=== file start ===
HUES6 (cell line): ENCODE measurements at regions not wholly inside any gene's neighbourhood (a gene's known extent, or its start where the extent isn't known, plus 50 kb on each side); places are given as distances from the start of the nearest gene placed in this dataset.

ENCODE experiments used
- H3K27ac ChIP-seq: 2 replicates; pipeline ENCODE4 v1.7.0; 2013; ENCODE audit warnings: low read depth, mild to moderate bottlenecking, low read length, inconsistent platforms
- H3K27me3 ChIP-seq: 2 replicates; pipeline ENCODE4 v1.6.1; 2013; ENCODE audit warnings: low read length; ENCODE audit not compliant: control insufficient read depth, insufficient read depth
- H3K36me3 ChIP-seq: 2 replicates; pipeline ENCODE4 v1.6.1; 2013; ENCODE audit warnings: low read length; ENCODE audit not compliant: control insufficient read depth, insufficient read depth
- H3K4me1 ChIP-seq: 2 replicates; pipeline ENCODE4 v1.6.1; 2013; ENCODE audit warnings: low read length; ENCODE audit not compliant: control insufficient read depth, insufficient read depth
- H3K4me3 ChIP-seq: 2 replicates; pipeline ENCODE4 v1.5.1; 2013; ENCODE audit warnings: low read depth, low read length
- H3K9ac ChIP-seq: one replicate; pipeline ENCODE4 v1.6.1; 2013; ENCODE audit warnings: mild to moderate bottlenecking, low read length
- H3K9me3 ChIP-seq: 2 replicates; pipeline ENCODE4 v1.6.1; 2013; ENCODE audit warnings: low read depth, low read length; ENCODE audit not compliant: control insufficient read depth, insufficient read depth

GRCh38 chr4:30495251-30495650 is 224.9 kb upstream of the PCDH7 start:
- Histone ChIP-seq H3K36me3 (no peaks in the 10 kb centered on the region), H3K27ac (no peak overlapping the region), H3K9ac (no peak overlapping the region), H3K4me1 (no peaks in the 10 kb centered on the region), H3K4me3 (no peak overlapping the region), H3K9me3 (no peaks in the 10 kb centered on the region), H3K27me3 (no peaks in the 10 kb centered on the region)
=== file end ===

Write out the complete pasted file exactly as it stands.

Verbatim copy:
HUES6 (cell line): ENCODE measurements at regions not wholly inside any gene's neighbourhood (a gene's known extent, or its start where the extent isn't known, plus 50 kb on each side); places are given as distances from the start of the nearest gene placed in this dataset.

ENCODE experiments used
- H3K27ac ChIP-seq: 2 replicates; pipeline ENCODE4 v1.7.0; 2013; ENCODE audit warnings: low read depth, mild to moderate bottlenecking, low read length, inconsistent platforms
- H3K27me3 ChIP-seq: 2 replicates; pipeline ENCODE4 v1.6.1; 2013; ENCODE audit warnings: low read length; ENCODE audit not compliant: control insufficient read depth, insufficient read depth
- H3K36me3 ChIP-seq: 2 replicates; pipeline ENCODE4 v1.6.1; 2013; ENCODE audit warnings: low read length; ENCODE audit not compliant: control insufficient read depth, insufficient read depth
- H3K4me1 ChIP-seq: 2 replicates; pipeline ENCODE4 v1.6.1; 2013; ENCODE audit warnings: low read length; ENCODE audit not compliant: control insufficient read depth, insufficient read depth
- H3K4me3 ChIP-seq: 2 replicates; pipeline ENCODE4 v1.5.1; 2013; ENCODE audit warnings: low read depth, low read length
- H3K9ac ChIP-seq: one replicate; pipeline ENCODE4 v1.6.1; 2013; ENCODE audit warnings: mild to moderate bottlenecking, low read length
- H3K9me3 ChIP-seq: 2 replicates; pipeline ENCODE4 v1.6.1; 2013; ENCODE audit warnings: low read depth, low read length; ENCODE audit not compliant: control insufficient read depth, insufficient read depth

GRCh38 chr4:30495251-30495650 is 224.9 kb upstream of the PCDH7 start:
- Histone ChIP-seq H3K36me3 (no peaks in the 10 kb centered on the region), H3K27ac (no peak overlapping the region), H3K9ac (no peak overlapping the region), H3K4me1 (no peaks in the 10 kb centered on the region), H3K4me3 (no peak overlapping the region), H3K9me3 (no peaks in the 10 kb centered on the region), H3K27me3 (no peaks in the 10 kb centered on the region)